The identity of a person killed in California's Yosemite National Park remained unknown early Thursday after a granite slab described as "the size of an apartment building" fell off the face of El Capitan the day before.
Rangers from the National Park Service took the injured person to a hospital. It was unclear if any of the approximately 30 climbers on the rock, or park tourists below, was injured, the Los Angeles Times reported.
Photos on social media showed dust billowing skyward from the site of the disaster. Ranger Scott Gediman said Wednesday that the tragic accident was "witnessed by a lot of people."
El Capitan is one of the world's largest granite monoliths, towering 4,000 feet (1,219 meters) above Yosemite Valley.
Several people made emergency calls, reporting the rock fall.
"I saw a piece of rock, white granite the size of an apartment building, at least 100 feet by 100 feet, suddenly just come peeling off the wall with no warning," said Canadian climber Peter Zabrok, 57, who was scaling El Capitan and was above the rock fall.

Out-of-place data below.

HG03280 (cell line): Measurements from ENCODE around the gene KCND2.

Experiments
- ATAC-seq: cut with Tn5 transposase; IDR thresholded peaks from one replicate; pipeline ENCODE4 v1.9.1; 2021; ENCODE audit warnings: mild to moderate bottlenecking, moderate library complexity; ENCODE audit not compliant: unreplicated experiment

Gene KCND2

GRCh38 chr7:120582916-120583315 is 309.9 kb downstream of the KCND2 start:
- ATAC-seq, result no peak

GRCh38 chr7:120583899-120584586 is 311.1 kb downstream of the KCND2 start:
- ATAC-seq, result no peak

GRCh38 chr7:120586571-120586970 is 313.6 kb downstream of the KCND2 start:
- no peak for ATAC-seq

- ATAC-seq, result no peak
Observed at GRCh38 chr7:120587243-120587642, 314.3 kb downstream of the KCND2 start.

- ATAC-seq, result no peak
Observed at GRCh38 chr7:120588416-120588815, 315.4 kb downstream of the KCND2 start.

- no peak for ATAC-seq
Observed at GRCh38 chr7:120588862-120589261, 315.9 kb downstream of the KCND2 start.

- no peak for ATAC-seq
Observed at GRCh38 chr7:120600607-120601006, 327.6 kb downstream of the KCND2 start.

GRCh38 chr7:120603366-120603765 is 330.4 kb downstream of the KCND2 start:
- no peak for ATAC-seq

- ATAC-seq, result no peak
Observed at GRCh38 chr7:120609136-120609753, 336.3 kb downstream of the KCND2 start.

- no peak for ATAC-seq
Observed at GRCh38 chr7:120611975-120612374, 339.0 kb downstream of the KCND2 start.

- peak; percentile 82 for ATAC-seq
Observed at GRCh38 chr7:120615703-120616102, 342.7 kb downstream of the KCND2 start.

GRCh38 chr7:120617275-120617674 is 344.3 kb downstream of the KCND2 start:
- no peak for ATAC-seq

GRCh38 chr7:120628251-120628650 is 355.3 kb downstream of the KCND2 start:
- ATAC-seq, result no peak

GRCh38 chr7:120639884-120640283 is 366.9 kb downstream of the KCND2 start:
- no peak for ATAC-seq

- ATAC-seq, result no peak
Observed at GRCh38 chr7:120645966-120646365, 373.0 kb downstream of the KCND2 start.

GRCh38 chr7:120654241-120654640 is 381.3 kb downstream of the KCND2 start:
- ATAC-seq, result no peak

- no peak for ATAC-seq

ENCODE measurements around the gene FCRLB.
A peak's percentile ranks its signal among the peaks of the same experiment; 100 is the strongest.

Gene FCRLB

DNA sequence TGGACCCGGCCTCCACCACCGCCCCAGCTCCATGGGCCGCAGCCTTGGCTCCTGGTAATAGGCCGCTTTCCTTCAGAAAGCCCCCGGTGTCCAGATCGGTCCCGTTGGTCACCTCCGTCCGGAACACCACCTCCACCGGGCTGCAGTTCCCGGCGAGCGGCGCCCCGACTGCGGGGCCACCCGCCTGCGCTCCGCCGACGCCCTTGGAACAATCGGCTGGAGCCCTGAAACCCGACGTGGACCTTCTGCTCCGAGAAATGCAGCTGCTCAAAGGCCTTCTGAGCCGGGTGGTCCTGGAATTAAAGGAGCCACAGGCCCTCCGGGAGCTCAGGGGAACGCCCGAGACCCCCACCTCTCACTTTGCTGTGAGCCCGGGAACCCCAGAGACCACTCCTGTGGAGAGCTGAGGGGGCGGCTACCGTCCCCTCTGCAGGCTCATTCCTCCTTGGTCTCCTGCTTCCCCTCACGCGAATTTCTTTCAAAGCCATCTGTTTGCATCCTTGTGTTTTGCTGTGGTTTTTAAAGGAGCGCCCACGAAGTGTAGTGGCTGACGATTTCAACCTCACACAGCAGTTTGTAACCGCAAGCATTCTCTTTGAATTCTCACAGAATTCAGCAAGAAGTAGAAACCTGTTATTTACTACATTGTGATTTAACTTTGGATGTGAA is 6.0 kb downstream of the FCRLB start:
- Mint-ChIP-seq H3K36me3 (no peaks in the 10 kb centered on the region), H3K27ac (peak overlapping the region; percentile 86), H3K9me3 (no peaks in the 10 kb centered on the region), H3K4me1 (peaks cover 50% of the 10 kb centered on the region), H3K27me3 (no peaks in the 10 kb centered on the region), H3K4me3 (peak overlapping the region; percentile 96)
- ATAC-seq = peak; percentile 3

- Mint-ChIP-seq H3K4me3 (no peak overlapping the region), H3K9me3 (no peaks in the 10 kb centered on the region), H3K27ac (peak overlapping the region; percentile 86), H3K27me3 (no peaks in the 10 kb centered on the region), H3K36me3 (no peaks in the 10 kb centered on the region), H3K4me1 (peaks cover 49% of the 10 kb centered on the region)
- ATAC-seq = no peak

Mountaineers from around the world travel to the park in the Sierra Nevada to scale El Capitan's sheer face. Autumn is one of the peak seasons because the days are long and the weather is warm.
Rock falls are common in Yosemite but seldom fatal.
Ken Yager, a Yosemite climber and historian, said he’s never seen a rockfall-related death at the site.
“It’s pretty rare,” he told the Fresno Bee. “As many rockfalls that go on around here, it’s kind of amazing. It’s kind of a freak accident in some ways.”
Kevin Jorgeson said he and climbing partner Tommy Caldwell once witnessed a massive rock fall in the same area while they prepared for a trek that made them the first people to free-climb the Dawn Wall on El Capitan in 2015.
First they heard a rumble and then they saw a white cloud of dust.
"Yosemite is just a really active, wild place. It's always changing," Jorgeson said. "It doesn't make it any less tragic when someone gets in the way of that."
In 2013, a rock dislodged and severed the rope of a Montana climber who was scaling El Capitan.
Mason Robison, 38, fell about 230 feet to his death. It was Robison's gear digging into the side of the mountain that caused the rock to dislodge.
Yosemite remained open after Wednesday's rock fall, and other activities throughout the park weren't affected, rangers said.
The rock fall happened near the Waterfall route on El Capitan's eastern buttress shortly before 2 p.m. PDT, according to a statement by the National Park Service.
The Associated Press contributed to this report.